Kafka: Gender, Class, and Race in the Letters and Fictions

By Elizabeth Boa | Go to book overview

6
The Body of Literature Kafka's Artist Stories

In the Penal Colony evokes institutional discourses and knowledge (law, morality, anthropology, engineering) as adjuncts of political power at a time of colonialist great-power politics and a world war. I want now to turn to texts reflecting on writing as a personal activity which yet is enmeshed in the institution of literature. As in Up in the Gallery, which belongs to this group, gender identity is deeply implicated in these stories. In his Oedipal literary history Harold Bloom's gaze is fixed upon a male battle of mighty opposites and the third, female point in the triangle appears only fleetingly.1 In a patriarchal culture, that third point is woman as Muse and model: woman is at once the figure of poetic inspiration to be wrested from predecessors through the act of writing and the substance of nature to be defined and mastered in the text. And of course she has an extra-literary existence as an actual woman who may enter into relations of various kinds with the male writer. Kafka dedicated The Judgment to Felice Bauer, but within the text the third point in the triangle is notable by its absence: a dead mother and a fiancée acquired to further business interests are mere ciphers in a melodrama fought out over the meaning not of the female but of the male body. In The Metamorphosis the brother-sister constellation rivals the father-son conflict as a centre of interest, but as a Bloomian prototype Gregor Samsa is a disaster: the sister eludes his grasp and refuses to be a musical Muse, choosing instead shorthand-typing, and as the substance of nature she looks likely to remain in the power of the father to be passed on to a husband. Here too the main arena of contested meaning remains the male body. Kafka's letters show, however, how he struggled to integrate Felice into the activity of writing, claiming that much of his writing was about her. The Muse/model in her double aspect as poetic inspiration and female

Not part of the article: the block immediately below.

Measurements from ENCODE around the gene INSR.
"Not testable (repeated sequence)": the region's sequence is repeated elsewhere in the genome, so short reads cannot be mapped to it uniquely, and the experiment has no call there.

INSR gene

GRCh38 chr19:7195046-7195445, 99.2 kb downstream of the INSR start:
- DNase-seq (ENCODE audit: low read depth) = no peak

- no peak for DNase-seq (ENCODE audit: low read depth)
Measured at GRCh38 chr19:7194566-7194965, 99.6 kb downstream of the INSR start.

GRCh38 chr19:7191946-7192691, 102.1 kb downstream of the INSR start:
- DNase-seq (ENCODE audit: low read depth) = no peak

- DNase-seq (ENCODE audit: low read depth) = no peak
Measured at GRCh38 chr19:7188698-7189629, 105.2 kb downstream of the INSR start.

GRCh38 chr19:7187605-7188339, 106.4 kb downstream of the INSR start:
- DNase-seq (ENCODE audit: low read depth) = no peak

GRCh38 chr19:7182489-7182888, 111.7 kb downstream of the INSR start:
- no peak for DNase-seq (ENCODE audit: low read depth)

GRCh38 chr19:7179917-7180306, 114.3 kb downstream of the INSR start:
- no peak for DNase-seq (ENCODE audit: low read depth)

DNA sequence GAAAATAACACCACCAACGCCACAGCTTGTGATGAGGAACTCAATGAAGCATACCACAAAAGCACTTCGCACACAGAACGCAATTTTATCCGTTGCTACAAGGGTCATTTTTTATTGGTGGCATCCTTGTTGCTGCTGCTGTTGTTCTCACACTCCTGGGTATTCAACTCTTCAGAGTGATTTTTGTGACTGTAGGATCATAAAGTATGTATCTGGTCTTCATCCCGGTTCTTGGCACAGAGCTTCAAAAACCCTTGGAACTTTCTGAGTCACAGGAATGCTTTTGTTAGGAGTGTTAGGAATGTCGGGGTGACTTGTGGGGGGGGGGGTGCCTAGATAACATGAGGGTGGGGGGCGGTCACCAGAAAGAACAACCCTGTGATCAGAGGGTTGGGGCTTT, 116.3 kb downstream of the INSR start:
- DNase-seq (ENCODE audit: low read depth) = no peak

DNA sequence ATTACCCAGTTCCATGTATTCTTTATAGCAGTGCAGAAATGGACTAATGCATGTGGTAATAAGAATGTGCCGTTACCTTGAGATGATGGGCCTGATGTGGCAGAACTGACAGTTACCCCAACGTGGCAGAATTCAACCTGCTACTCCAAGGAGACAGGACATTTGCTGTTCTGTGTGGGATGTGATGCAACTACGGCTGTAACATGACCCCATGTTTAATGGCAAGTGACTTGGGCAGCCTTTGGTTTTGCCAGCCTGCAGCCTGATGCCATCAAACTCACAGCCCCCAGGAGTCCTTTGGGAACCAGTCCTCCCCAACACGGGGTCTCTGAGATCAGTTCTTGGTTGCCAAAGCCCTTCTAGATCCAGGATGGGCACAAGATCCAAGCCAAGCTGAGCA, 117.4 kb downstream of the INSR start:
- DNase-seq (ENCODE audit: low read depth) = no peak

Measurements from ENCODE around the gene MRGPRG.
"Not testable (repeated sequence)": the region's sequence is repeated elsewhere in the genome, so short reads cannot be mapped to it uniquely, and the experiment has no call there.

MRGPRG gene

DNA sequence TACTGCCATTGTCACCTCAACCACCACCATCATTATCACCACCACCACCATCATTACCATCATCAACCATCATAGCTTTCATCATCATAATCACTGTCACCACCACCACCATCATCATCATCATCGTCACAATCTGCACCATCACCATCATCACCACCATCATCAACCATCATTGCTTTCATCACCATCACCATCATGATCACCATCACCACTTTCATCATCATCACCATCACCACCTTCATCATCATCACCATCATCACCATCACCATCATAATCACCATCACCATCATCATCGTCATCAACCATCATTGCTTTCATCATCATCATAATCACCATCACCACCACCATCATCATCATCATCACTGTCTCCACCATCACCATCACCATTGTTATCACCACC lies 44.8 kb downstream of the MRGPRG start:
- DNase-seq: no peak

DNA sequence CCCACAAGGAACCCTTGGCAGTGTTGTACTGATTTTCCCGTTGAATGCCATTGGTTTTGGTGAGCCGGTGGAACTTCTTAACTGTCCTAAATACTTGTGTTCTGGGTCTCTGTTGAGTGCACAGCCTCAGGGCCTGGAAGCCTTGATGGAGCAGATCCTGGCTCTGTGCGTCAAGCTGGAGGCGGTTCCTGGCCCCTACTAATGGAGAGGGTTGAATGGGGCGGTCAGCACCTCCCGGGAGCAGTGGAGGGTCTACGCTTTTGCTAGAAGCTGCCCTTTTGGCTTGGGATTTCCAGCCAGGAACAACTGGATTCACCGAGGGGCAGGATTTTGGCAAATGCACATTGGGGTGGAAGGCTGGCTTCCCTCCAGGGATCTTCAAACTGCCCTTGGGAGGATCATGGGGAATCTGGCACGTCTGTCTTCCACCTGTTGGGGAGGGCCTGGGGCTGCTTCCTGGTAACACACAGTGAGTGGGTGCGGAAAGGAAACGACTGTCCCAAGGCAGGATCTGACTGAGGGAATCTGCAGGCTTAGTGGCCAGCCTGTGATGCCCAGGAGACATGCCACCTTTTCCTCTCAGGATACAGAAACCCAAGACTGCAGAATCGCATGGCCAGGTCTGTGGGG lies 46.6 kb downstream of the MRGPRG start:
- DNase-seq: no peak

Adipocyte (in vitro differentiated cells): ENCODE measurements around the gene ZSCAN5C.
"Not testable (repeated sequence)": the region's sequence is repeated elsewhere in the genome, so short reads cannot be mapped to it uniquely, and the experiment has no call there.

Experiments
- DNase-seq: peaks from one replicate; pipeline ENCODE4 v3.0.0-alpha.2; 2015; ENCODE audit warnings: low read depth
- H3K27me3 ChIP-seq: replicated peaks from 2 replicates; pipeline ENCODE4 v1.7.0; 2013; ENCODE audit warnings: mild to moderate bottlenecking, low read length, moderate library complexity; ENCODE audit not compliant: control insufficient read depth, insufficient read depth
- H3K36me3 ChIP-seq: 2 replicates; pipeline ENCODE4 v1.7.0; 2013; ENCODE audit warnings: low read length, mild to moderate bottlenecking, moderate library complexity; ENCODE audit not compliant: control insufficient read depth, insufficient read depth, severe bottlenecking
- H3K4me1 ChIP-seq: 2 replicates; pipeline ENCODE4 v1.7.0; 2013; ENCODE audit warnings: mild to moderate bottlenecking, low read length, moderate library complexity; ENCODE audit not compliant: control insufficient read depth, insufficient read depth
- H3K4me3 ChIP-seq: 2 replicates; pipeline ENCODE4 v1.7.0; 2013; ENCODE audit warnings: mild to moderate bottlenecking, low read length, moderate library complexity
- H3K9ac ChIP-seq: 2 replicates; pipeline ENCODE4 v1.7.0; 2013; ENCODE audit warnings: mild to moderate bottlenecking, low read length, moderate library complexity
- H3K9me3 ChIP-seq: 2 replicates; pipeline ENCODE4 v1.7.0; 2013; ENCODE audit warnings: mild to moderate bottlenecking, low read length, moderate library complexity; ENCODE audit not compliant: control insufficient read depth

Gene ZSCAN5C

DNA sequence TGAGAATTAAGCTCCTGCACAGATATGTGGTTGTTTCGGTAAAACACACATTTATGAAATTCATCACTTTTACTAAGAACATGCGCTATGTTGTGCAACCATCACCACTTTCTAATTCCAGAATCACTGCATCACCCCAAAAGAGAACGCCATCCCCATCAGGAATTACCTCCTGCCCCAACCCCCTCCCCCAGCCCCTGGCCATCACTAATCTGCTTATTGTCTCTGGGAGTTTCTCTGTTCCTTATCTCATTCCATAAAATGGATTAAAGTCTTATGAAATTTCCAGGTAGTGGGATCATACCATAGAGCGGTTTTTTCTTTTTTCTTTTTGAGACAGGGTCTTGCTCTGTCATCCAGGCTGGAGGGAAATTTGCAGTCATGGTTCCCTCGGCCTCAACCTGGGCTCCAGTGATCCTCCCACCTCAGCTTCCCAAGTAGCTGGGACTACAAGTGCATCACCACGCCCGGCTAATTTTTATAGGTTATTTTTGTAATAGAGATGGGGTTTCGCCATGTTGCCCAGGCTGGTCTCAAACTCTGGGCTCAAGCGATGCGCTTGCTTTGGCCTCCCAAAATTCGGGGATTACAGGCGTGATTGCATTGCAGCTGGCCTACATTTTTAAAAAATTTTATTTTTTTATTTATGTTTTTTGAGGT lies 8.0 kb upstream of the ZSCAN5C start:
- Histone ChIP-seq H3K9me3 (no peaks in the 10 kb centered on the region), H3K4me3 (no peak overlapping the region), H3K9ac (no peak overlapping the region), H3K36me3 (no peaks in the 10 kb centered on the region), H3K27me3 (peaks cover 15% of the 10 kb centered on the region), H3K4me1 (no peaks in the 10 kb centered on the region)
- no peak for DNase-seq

____________________
1
Harold Bloom, The Anxiety of Influence: A Theory of Poetry ( Oxford, 1975).

-148-

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